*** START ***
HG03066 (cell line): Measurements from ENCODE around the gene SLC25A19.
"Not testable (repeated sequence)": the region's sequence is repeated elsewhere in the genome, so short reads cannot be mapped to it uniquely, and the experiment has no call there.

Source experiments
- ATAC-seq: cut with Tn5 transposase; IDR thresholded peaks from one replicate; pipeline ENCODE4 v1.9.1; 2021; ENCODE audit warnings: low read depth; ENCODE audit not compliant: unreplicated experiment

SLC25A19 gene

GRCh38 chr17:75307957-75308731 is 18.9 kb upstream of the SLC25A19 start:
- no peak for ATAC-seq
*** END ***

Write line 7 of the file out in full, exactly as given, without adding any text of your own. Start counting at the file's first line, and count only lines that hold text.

- no peak for ATAC-seq